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Judge decision could see Android violate key Apple patent

updated 07:05 pm EST, Sun January 29, 2012

HTC may run afoul of patent after decision

An examination of a decision in a Chicago court in Apple's lawsuit versus Motorola could see most any Android device face inherent patent violations. Florian Mueller has noticed that Judge Richard Posner interpreted a realtime API (app programming interface) in such a way that Motorola and other Android supporters not only would be infringing on the technology, but wouldn't have an easy way around it. HTC had already been found violating the patent and could now see that definition enshrined in the courts.

The ruling didn't automatically find companies imitating Apple's patents, but it could have a large bearing on at least the Motorola trial. The case is likely to begin in summer and could very quickly lead to Motorola having to either reach a settlement or risk a ban. With Google's acquisition of Motorola currently under review, Google could find itself inheriting a situation where it directly has to pay for Motorola's actions.

Even in relatively distant cases, like Apple's lawsuits against Samsung, the knowledge of possible patent violations could be used as a bargaining chip.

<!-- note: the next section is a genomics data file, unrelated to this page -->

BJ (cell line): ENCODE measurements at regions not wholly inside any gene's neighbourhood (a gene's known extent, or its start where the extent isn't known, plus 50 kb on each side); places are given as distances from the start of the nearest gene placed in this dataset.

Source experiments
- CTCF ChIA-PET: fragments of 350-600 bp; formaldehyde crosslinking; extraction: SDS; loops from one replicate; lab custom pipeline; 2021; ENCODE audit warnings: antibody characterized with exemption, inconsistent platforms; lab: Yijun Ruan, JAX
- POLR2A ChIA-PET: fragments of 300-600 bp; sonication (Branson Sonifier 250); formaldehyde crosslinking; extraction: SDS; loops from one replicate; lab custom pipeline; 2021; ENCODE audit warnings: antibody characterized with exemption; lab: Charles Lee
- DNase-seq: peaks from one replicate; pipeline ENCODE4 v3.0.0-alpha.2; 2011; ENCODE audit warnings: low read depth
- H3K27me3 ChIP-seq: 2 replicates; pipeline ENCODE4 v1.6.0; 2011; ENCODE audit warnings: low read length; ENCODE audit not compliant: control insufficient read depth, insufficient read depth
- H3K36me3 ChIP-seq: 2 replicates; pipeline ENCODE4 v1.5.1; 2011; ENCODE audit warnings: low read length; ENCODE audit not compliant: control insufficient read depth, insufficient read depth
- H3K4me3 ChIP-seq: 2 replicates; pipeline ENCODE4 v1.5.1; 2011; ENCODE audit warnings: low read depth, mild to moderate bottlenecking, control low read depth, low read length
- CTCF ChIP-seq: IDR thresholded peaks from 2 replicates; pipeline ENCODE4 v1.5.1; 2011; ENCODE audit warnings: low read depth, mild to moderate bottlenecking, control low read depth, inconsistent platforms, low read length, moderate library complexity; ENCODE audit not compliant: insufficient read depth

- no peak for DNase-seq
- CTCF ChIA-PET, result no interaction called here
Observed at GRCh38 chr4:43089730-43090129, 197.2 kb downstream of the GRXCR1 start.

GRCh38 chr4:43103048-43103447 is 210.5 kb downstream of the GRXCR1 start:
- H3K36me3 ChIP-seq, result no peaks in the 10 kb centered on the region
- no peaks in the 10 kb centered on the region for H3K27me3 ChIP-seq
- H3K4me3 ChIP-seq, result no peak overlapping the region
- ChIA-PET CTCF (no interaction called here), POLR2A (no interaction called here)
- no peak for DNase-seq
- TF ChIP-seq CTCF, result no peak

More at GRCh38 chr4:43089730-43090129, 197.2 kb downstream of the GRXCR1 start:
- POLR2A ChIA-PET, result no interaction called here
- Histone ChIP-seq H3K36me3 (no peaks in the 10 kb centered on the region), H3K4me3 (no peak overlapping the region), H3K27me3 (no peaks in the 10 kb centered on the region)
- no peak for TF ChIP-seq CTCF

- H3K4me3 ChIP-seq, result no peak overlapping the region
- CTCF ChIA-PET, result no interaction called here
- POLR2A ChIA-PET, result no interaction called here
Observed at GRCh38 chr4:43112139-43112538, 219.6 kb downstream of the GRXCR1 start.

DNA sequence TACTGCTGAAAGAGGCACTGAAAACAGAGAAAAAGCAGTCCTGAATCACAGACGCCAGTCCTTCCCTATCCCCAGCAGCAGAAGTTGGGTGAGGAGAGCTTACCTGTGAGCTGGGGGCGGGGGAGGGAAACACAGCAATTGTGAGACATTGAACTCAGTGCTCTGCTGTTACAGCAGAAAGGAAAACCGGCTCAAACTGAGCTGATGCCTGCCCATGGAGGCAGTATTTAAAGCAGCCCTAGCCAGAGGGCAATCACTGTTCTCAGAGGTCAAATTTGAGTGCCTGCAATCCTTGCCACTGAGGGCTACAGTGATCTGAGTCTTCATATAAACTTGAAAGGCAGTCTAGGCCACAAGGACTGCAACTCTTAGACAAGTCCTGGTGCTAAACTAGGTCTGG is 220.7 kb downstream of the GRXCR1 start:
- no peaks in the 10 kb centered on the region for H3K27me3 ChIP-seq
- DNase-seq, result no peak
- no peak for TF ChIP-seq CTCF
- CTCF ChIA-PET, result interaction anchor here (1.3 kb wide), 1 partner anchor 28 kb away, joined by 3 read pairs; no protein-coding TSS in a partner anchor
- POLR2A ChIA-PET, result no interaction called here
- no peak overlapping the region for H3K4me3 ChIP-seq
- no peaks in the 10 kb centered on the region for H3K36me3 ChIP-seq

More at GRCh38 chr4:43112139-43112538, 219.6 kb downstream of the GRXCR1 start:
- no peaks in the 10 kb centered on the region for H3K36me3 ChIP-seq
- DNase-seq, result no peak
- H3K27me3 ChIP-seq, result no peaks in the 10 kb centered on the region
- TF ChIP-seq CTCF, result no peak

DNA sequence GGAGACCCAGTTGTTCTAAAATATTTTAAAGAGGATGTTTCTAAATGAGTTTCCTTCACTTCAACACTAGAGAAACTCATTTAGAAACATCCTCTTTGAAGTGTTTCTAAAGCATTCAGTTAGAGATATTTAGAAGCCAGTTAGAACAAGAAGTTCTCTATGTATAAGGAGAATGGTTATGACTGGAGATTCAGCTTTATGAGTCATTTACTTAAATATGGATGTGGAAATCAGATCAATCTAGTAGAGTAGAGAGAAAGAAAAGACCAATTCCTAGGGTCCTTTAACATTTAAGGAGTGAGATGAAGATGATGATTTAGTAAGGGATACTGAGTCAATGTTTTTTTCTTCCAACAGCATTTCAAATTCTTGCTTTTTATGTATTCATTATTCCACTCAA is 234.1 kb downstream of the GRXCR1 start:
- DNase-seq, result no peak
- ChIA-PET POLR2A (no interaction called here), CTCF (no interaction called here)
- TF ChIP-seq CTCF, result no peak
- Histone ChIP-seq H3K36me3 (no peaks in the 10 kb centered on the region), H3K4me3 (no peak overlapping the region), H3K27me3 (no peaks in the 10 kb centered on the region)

Neither Apple nor other parties involved have commented on the change in patent circumstances.

By Electronista Staff


  1. SwissMac

    Fresh-Faced Recruit

    Joined: Aug 2006


    Irony here

    The irony is that if the patent is enforced, and Android devices have to come off the market, who's going to benefit? Well, it might give a boost to Microsoft and Nokia... in the vacuum of no Android phones on sale.

  1. Feathers

    Grizzled Veteran

    Joined: Oct 1999


    Reach a settlement?

    I don't know how Motorola or Google can extricate themselves by "reaching a settlement" without the participation of Apple who have made it abundantly clear that there will be no settling, there will be no licensing. Apple are not interested in revenue from their IP through its exploitation by others. They want the copycats stopped. Period. Great news BTW!

  1. Bobfozz

    Fresh-Faced Recruit

    Joined: Jul 2008


    Music to Jobs' ears and mine

    What is the point of copyright, of patents, if those who have been infringed can not put a stop to the theft. And it seems that from the beginning, that's really what Google was interested in. Ripping off Apple was their ONLY quick way to get involved. Jobs TOLD Schmidt, "I don't want your money!" Apple put years into this, Google what, 6 mos. to a year? MAYBE (but I doubt it), the copycats will learn something from this. I hope Apple ultimate wins.

  1. macnnoel

    Fresh-Faced Recruit

    Joined: Feb 2005


    and to think

    Google should have known better. In a way Google committed much bigger atrocity than Samsung alone ever could have.

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